Veteran Stories:
Hunter Dunn

Army

  • An unidentified crew commander of the 8th Princess Louise's (New Brunswick) Hussars in the hatch of his Sherman tank giving firing orders to his gunner during a predicted mass tank firing exercise, Italy, 2 March 1944.

    Credit: Lieut. Alex M. Stirton / Canada. Dept. of National Defence / Library and Archives Canada / PA-213561 Restrictions on use: Nil Copyright: Expired
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"We had a bit of a little battle there and I think luckily for us, we weren’t asked to carry on. Because I think we were heading towards, I think it was Highway 6, the main highway going up out of Cassino, and there was reports of an anti-tank nest just waiting for us. "

Transcript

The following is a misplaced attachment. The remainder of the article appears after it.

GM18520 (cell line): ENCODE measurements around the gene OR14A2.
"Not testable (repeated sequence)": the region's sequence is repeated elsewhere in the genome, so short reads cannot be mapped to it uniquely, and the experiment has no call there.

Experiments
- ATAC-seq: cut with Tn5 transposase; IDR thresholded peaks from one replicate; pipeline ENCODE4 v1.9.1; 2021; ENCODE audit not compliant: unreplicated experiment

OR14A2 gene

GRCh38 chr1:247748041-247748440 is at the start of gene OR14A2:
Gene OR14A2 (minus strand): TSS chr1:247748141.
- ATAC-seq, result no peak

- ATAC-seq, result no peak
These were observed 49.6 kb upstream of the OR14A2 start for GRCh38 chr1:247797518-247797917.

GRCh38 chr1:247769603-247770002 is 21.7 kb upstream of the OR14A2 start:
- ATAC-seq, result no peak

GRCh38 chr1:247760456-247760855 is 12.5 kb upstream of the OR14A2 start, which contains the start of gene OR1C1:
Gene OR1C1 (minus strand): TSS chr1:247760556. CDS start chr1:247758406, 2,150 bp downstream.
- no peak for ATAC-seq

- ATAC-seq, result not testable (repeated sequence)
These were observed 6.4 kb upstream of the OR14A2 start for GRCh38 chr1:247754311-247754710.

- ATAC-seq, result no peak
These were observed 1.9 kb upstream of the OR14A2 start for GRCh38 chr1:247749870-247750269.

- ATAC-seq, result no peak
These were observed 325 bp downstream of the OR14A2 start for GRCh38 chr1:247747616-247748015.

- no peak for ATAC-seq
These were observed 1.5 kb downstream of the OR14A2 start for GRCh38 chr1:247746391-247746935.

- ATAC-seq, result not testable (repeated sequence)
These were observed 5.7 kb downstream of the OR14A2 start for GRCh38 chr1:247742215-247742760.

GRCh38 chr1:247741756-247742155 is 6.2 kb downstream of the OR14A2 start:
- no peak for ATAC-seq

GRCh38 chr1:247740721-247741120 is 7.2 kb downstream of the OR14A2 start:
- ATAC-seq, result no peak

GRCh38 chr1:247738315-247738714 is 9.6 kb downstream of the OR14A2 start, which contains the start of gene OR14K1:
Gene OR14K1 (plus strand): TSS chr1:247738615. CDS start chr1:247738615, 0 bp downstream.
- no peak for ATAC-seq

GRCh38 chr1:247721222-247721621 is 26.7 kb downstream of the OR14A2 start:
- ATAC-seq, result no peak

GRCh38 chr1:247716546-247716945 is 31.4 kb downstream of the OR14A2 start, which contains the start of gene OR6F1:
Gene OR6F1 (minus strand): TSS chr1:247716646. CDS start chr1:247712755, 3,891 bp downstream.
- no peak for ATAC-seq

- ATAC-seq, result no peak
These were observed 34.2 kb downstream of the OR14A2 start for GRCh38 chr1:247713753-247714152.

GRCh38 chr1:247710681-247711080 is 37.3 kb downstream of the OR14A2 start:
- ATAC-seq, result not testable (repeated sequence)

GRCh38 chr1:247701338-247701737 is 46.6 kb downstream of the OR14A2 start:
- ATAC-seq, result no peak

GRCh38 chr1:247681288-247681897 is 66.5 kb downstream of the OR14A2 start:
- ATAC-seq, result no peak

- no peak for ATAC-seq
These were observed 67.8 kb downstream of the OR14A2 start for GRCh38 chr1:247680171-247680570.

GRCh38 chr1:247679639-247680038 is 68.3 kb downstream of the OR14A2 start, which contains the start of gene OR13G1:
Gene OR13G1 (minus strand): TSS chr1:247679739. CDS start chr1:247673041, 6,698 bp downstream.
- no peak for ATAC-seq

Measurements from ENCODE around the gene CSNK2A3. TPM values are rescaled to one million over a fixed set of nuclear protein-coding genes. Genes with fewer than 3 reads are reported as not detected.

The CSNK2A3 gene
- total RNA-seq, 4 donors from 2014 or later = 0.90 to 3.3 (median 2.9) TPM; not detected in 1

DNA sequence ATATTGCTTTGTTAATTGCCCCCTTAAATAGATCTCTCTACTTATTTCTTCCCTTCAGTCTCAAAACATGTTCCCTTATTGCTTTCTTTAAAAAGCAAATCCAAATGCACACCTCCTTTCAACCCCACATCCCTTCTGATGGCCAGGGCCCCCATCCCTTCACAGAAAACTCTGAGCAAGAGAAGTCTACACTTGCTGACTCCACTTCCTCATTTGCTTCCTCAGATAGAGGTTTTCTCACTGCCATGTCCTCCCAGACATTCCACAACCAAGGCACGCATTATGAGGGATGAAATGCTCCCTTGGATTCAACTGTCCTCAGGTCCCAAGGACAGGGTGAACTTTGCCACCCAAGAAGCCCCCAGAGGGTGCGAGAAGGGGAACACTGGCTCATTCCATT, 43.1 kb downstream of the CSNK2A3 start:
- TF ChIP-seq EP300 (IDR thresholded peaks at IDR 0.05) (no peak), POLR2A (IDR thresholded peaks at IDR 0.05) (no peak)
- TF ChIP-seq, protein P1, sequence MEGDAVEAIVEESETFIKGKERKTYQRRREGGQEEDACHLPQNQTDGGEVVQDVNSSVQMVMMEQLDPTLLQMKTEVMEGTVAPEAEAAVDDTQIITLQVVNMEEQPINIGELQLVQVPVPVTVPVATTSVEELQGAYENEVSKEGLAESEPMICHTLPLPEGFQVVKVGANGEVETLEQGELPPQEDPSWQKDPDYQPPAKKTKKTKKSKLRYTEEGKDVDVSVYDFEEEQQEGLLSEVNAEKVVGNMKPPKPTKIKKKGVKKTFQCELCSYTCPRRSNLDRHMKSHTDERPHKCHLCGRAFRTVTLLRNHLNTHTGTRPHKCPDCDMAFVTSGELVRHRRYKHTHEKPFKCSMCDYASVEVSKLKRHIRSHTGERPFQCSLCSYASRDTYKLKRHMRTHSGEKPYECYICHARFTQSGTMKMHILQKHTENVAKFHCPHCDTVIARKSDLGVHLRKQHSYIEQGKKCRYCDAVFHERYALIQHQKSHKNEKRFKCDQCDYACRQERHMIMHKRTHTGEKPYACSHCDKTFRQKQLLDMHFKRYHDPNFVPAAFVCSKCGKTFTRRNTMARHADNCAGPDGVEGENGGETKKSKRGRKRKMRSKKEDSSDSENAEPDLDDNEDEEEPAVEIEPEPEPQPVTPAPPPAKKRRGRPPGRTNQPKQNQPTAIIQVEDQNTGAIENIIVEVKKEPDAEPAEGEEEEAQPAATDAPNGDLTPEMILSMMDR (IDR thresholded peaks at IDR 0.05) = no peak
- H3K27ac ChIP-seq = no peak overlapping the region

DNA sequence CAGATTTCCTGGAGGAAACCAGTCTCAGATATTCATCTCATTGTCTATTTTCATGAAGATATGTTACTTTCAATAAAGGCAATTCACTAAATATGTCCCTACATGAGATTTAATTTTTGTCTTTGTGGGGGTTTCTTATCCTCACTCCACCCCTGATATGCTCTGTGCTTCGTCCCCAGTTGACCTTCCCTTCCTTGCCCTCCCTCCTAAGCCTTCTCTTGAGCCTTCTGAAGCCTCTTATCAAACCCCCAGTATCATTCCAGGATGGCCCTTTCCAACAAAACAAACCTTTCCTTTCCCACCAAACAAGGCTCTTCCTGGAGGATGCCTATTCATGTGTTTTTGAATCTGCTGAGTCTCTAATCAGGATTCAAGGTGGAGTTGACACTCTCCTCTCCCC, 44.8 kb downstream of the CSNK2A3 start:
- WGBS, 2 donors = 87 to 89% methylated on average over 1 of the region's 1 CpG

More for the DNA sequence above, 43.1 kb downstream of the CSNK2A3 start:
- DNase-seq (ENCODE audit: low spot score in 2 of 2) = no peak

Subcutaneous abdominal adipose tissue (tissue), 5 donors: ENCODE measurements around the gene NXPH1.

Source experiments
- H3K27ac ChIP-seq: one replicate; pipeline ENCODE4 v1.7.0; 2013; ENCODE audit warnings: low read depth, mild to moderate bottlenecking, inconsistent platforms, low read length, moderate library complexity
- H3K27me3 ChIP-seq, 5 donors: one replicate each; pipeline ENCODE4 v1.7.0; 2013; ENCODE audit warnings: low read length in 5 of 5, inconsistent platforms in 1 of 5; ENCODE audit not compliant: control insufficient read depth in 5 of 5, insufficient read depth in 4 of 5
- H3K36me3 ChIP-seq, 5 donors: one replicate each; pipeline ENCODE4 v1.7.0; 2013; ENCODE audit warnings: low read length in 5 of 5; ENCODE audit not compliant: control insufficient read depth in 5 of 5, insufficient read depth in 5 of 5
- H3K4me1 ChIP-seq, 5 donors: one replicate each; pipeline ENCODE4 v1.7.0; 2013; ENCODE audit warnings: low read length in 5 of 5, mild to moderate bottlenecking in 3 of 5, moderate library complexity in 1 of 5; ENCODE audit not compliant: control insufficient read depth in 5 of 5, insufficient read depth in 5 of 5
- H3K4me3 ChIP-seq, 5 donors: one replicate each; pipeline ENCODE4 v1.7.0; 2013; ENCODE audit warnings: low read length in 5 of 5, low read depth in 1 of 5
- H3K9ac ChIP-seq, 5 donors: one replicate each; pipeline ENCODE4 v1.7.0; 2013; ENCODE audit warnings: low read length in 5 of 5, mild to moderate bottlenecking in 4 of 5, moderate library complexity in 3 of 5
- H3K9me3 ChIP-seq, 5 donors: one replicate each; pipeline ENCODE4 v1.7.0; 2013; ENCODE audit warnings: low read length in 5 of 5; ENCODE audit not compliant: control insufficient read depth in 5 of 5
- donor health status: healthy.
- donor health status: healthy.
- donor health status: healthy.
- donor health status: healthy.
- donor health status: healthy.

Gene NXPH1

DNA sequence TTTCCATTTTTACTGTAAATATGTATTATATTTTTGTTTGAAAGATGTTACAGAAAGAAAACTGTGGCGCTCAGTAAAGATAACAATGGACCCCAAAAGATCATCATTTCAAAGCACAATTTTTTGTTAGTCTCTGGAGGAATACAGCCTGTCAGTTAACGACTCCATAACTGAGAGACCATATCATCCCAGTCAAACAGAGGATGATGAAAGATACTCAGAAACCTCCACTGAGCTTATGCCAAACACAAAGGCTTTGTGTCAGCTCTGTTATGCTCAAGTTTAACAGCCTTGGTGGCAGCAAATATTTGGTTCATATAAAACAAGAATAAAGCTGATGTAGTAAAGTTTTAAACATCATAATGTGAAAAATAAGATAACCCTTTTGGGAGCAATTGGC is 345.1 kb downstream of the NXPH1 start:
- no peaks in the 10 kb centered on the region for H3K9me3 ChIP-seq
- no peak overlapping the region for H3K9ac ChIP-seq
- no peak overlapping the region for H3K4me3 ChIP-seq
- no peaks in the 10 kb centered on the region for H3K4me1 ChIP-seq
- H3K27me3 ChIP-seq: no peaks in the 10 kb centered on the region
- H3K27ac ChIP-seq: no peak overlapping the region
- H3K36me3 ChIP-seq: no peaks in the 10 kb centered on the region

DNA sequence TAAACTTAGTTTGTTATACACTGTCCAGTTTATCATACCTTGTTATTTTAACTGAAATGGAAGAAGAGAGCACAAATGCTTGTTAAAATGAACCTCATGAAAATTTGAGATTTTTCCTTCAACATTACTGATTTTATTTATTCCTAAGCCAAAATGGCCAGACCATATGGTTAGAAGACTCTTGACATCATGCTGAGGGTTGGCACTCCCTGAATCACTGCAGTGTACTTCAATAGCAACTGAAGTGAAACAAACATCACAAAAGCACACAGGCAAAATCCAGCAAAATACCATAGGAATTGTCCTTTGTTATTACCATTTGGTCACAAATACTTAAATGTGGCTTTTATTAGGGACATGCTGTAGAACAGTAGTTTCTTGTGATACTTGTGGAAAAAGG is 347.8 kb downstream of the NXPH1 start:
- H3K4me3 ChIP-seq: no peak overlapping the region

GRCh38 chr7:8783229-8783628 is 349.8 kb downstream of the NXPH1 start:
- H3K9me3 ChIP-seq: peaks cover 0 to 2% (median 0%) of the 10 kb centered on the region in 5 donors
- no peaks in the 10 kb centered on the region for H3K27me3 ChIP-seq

We trained there until I guess about the beginning of May [1944 in the Italian theater of war with the 5th Armoured Regiment (8th Princess Louise’s (New Brunswick) Hussars)] and we started down to take part in the attack on the Liri Valley through the Hitler Line [a German defensive line in central Italy]. And that was our first main action. The 1st [Canadian Infantry] Division had gone in earlier in May. I’m not sure exactly when. About the 11th or 12th. The 1st [Canadian] Army Tank Brigade and the British Regiments and the Indians had broken through the first line of defence, which was the Gustav Line [another German defensive line in Italy]. And then the next line, just almost immediately behind it, was the Hitler Line. And the 1st Division went in and they broke a hole through and I remember we were going through it and the hole was only about ¼ of a mile wide. There was the 1st Div[ision] soldiers marching back and I remember looking at some of them and saying to myself, “Well now I’ve seen a soldier.” They had just the basic equipment. A spade, a rifle and a small pack. And there was bridging equipment. Everything was trying to get through this hole. The 1st Div broke through the Hitler Line. The British divisions and our 1st Army Tank Brigade had broken through the Gustav Line. And so, we were about halfway through this hole. We were told to turn sharp right and head off. And the colonel ordered the recce [reconnaissance] troop out and the recce troop hadn’t gone more than, I’m sure, two or three hundred yards and they bumped into the Germans. And the recce troop commander was a bit of a wag and always saying strange things on the wireless. And the colonel couldn’t believe that we had bumped into Germans. And he questioned this chap Herb Schnell. And Herb said, “If these aren’t the Gerries [a derogatory term referring to German troops], then I’m Jesus Christ.” But anyway, we had a bit of a little battle there and I think luckily for us, we weren’t asked to carry on. Because I think we were heading towards, I think it was Highway 6, the main highway [linking Rome and Monte Cassino], going up out of [Monte] Cassino, and there was reports of an anti-tank nest just waiting for us. So anyway, we were ordered back on the centerline. We went forward. Unknown to me at the time, but that day that we had been ordered right, the Strathconas [Lord Strathcona's Horse (Royal Canadians)] had [Lieutenant Edward James] Perkins--got a DSO [the Distinguished Service Order, a British military decoration], and [Major Jack] Mahoney of The Westminster Regiment [Motor] got a VC [the Victoria Cross, a British military decoration]. Now, the Straths--Perkins was in charge of the recce troop. He found a way across the Melfa River. And he made a small bridgehead. The Westministers came up and held that bridge head. The Straths didn’t, I think, get any tanks across. They were under very heavy shellfire and one of the guns was a very large caliber gun, because General [William Alexander] Milroy, who was squadron commander, I think, at the time, told me that they had trouble with this big gun. The Straths pulled back and they ran into a logger, but they were under observation by the Germans. The Germans waited until they got out of their tanks to gas up and that sort of thing and then let them have it. And they lost a lot of people. Then the BCDs [the 9th Armoured Regiment (The British Columbia Dragoons)] were put in. They got across the Melfa and they lost a number of tanks. We moved into a laager. We were to support The Cape Breton Highlanders going across. We had an O Group in a shallow sort of dug out, not far from the colonel’s tank and we were shelled. And the scheme was there was the colonel of The Cape Breton Highlanders went in our colonel’s tank. His tank in it, by the way, didn’t have a gun. It had a dummy gun and it had room in there for a map table and two radios. The 2 I/C [second-in-command] actually came in my tank--of The Cape Breton Highlanders. And we started down towards the Melfa River. Our column was held up. We in a sort of sunken road. And I saw the colonel, who was ahead of me, get out of his tank and run across the river and what had happened was that one of the infantry platoons had a Carrier [the Universal Carrier, a British light armoured tracked vehicle]. And the boys in the carrier were afraid of going up on the flat ground on the other side of the river. And George Robertson told them, he said, “You may be afraid of the Germans, but you’d better be more afraid of me.” He said, “And you get this damn thing out of here.” So, he cleared up that roadblock and we got a squadron up there, C Squadron. This was the first and only time that the regimental headquarters was moved right behind the lead squadron. The colonel wanted to be in control. We started down and one of the biggest shells that I ever had an experience with landed maybe 25 yards away on my right. It left a big crater. It singed my eyebrows. I was never so frightened in my life, because I thought, “Gee all he has to do is correct it and he’ll get three or four tanks all in a row.” However, it never fired again. I don’t know why. I don’t know if it was a railway gun that had come out of a tunnel and fired. We had a cabrank of six airplanes up above us and we could call them in whenever they were needed. Now, whether they spotted this big gun and it withdrew into the tunnel or what, I don’t know. Interview with Captain Hunter Dunn FCWM Oral History Project CWM 20020121-017 George Metcalf Archival Collection © Canadian War Museum